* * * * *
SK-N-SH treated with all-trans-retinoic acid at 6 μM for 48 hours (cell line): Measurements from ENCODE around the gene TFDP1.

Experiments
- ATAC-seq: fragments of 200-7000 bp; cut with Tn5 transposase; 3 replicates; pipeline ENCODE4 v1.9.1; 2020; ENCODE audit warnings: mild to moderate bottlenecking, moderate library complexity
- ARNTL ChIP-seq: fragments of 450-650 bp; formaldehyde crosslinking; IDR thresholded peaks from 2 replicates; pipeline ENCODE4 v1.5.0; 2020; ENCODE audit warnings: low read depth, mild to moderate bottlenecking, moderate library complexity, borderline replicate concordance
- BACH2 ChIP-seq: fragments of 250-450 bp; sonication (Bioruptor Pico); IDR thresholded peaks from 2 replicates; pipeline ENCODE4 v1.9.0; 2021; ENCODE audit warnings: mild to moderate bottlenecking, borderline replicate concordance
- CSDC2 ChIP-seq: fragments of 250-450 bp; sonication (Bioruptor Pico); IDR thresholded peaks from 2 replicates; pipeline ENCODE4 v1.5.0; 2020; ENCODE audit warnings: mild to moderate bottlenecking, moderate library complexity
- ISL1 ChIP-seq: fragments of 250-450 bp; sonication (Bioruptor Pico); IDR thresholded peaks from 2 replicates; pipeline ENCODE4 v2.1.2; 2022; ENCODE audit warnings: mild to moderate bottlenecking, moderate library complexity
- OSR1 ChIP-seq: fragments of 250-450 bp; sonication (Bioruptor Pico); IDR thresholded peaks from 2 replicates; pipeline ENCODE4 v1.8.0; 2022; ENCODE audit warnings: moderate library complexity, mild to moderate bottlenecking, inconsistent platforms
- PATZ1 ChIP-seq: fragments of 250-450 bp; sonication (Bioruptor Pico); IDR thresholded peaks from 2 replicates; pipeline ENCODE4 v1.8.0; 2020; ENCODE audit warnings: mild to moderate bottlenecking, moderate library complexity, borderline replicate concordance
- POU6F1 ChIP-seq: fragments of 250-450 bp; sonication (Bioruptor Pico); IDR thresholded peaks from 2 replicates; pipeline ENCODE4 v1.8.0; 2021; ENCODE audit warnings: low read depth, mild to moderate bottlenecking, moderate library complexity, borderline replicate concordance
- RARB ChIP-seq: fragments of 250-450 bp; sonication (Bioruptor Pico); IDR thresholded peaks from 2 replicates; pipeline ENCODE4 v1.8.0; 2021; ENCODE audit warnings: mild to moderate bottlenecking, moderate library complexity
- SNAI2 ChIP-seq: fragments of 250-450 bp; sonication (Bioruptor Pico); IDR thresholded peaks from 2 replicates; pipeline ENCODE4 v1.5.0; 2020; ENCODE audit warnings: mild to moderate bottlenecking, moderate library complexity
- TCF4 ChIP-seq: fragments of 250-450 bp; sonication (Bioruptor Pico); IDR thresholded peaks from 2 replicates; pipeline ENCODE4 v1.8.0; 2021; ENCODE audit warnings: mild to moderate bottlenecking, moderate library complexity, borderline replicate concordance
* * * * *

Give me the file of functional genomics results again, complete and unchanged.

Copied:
SK-N-SH treated with all-trans-retinoic acid at 6 μM for 48 hours (cell line): Measurements from ENCODE around the gene TFDP1.

Experiments
- ATAC-seq: fragments of 200-7000 bp; cut with Tn5 transposase; 3 replicates; pipeline ENCODE4 v1.9.1; 2020; ENCODE audit warnings: mild to moderate bottlenecking, moderate library complexity
- ARNTL ChIP-seq: fragments of 450-650 bp; formaldehyde crosslinking; IDR thresholded peaks from 2 replicates; pipeline ENCODE4 v1.5.0; 2020; ENCODE audit warnings: low read depth, mild to moderate bottlenecking, moderate library complexity, borderline replicate concordance
- BACH2 ChIP-seq: fragments of 250-450 bp; sonication (Bioruptor Pico); IDR thresholded peaks from 2 replicates; pipeline ENCODE4 v1.9.0; 2021; ENCODE audit warnings: mild to moderate bottlenecking, borderline replicate concordance
- CSDC2 ChIP-seq: fragments of 250-450 bp; sonication (Bioruptor Pico); IDR thresholded peaks from 2 replicates; pipeline ENCODE4 v1.5.0; 2020; ENCODE audit warnings: mild to moderate bottlenecking, moderate library complexity
- ISL1 ChIP-seq: fragments of 250-450 bp; sonication (Bioruptor Pico); IDR thresholded peaks from 2 replicates; pipeline ENCODE4 v2.1.2; 2022; ENCODE audit warnings: mild to moderate bottlenecking, moderate library complexity
- OSR1 ChIP-seq: fragments of 250-450 bp; sonication (Bioruptor Pico); IDR thresholded peaks from 2 replicates; pipeline ENCODE4 v1.8.0; 2022; ENCODE audit warnings: moderate library complexity, mild to moderate bottlenecking, inconsistent platforms
- PATZ1 ChIP-seq: fragments of 250-450 bp; sonication (Bioruptor Pico); IDR thresholded peaks from 2 replicates; pipeline ENCODE4 v1.8.0; 2020; ENCODE audit warnings: mild to moderate bottlenecking, moderate library complexity, borderline replicate concordance
- POU6F1 ChIP-seq: fragments of 250-450 bp; sonication (Bioruptor Pico); IDR thresholded peaks from 2 replicates; pipeline ENCODE4 v1.8.0; 2021; ENCODE audit warnings: low read depth, mild to moderate bottlenecking, moderate library complexity, borderline replicate concordance
- RARB ChIP-seq: fragments of 250-450 bp; sonication (Bioruptor Pico); IDR thresholded peaks from 2 replicates; pipeline ENCODE4 v1.8.0; 2021; ENCODE audit warnings: mild to moderate bottlenecking, moderate library complexity
- SNAI2 ChIP-seq: fragments of 250-450 bp; sonication (Bioruptor Pico); IDR thresholded peaks from 2 replicates; pipeline ENCODE4 v1.5.0; 2020; ENCODE audit warnings: mild to moderate bottlenecking, moderate library complexity
- TCF4 ChIP-seq: fragments of 250-450 bp; sonication (Bioruptor Pico); IDR thresholded peaks from 2 replicates; pipeline ENCODE4 v1.8.0; 2021; ENCODE audit warnings: mild to moderate bottlenecking, moderate library complexity, borderline replicate concordance